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University of Michigan
News for Faculty and Staff

October 26, 2014

Music professor retires after record-breaking 67 years

May 19, 2014

Music professor retires after record-breaking 67 years

Topic: Campus News

The longest-serving faculty member in the University of Michigan's history, Marilyn Mason, professor of organ, university organist, and former chair of the Department of Organ at the School of Music, Theatre & Dance, has retired.

Also a U-M alumna, earning both her bachelor's and master's degrees in music at U-M, Mason joined the faculty while still a student in 1947.

Marilyn Mason

Except for a summer spent studying organ with renowned international artists Maurice Duruflé and Nadia Boulanger in France, and time studying for the Doctor of Sacred Music degree at the Union Theological Seminary in New York, Mason spent her entire teaching career at U-M.

"Marilyn Mason has elevated our organ department to international pre-eminence, bringing the best students to Michigan and placing graduates in the top academic and church music positions nationally," said James Kibbie, professor and chair of the organ department.

Mason has made a lasting impact in her distinguished career as concert organist, teacher, lecturer, adjudicator, consultant and recording artist, and by the nearly 75 organ works she has commissioned. Her name commands immediate recognition among organists today.

Mason joined the U-M faculty while still a student in 1947, near the time this photo was taken. (Photo courtesy of the School of Music, Theatre & Dance)

In her teaching career, Mason's colleagues presented her with the Distinguished Faculty Award, while the Michigan Music Alumni Association awarded her its first Citation of Merit (now known as the Hall of Fame award).

During her time at Michigan, she launched the annual Fall Conference on Organ Music, celebrating its 54th year in 2014, and led more than 50 "Music Tours of Historic Organs" abroad to see and hear historic instruments. In 1985, the Marilyn Mason Organ was installed in a specifically designed recital hall in the Earl V. Moore Building, the main home of SMTD's music studies.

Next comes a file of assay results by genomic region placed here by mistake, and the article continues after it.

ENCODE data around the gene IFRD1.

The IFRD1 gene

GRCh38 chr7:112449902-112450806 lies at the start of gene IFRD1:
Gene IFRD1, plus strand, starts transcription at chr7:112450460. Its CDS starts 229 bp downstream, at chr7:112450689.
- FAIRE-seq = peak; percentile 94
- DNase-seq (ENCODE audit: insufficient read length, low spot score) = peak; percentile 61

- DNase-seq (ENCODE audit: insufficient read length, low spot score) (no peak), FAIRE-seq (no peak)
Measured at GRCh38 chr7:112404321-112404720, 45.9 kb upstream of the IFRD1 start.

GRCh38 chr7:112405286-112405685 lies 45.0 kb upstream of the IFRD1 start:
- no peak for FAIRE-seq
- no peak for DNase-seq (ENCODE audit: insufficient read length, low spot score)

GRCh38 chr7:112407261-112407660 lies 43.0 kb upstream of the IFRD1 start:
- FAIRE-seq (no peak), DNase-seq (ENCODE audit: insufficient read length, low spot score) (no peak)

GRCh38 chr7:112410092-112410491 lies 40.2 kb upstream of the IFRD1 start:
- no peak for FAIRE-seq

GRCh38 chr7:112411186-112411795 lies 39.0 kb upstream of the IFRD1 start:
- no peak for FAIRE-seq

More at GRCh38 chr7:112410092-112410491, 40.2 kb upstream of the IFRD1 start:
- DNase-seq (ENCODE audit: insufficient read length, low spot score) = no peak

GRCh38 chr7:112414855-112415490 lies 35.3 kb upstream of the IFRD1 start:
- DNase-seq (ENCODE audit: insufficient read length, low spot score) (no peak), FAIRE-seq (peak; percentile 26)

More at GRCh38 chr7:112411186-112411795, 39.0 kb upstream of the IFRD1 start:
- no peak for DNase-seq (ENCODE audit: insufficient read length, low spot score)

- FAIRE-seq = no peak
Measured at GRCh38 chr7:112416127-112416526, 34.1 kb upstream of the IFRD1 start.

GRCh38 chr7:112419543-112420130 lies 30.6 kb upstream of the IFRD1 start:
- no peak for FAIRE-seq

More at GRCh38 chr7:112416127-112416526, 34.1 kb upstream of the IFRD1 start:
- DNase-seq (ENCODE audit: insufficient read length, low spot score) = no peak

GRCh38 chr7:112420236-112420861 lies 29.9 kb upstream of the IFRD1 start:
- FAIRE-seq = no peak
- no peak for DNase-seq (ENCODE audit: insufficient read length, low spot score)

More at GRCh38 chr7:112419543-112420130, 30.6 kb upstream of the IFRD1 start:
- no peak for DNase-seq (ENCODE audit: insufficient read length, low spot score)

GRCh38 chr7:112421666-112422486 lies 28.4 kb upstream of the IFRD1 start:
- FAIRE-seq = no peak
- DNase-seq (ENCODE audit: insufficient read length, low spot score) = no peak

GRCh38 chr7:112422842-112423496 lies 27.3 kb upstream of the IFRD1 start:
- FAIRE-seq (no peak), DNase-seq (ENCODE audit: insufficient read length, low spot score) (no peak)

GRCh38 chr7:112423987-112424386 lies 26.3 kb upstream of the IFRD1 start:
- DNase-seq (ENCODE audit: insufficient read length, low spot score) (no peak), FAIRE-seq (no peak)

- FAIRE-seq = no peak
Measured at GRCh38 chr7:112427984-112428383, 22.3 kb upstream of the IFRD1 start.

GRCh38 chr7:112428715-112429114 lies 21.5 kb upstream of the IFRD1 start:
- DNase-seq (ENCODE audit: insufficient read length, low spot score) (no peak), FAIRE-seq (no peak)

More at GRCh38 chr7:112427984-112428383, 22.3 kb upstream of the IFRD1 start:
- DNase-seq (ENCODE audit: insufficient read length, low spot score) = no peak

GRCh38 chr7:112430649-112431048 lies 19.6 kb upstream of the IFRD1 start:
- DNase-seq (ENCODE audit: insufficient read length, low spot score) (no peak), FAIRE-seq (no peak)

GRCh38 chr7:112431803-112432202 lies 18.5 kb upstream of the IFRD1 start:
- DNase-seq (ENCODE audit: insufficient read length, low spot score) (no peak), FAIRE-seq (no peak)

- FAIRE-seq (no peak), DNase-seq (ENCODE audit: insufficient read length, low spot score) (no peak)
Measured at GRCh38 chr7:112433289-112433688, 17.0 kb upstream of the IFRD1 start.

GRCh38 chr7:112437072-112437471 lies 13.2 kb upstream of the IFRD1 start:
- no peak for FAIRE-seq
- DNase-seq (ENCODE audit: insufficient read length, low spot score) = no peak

"In her 67 years of total dedication to her beloved University of Michigan, I imagine Marilyn has taught well over 1,000 organ majors," said Mary Ida Yost, a former student who is now professor emerita of music at Eastern Michigan University. "Those students have, in turn, produced additional organ majors and church musicians … and so the legend will continue for time immemorial."

As an organist, Mason has performed on every continent except Antarctica. She was the first American woman to play in Westminster Abbey, the first woman organist to play in Latin America, and the first American to play in Egypt.

She has served as judge at nearly every major organ competition in the world and became a major force in contemporary organ music by commissioning works from many celebrated composers.

"For seven decades, Marilyn Mason has distinguished our school with her exceptional artistry and pedagogy," said SMTD Dean Christopher Kendall. "Her dedication is unparalleled, and continues into perpetuity through generous endowed scholarships and the establishment of the Marilyn Mason Professorship in Organ, which will be created through a gift from her estate.

"Her impact on the School of Music, Theatre & Dance will be felt for years to come."

Comments

Judy Dooley
on 5/19/14 at 10:23 am

Marilyn has also served as organist at the First Congregational Church in Ann Arbor for many years. I was privileged to have her play at my wedding in 1987.

Nancy Keith
on 5/19/14 at 9:50 pm

I wonder where we could send words of congratulations, best wishes, and appreciation? What an incredible woman, and what a joy to have had her touch our lives.

Gary Horton
on 5/19/14 at 10:32 pm

In 1992, following my retirement from the health field, I auditioned and interviewed with Dr. Mason at the School of Music. Her response: "I can help you. Now let's go have lunch!." The next 6 years were the best time of my life and musical career for which I am very grateful.

Paul Stapel
on 5/20/14 at 12:12 am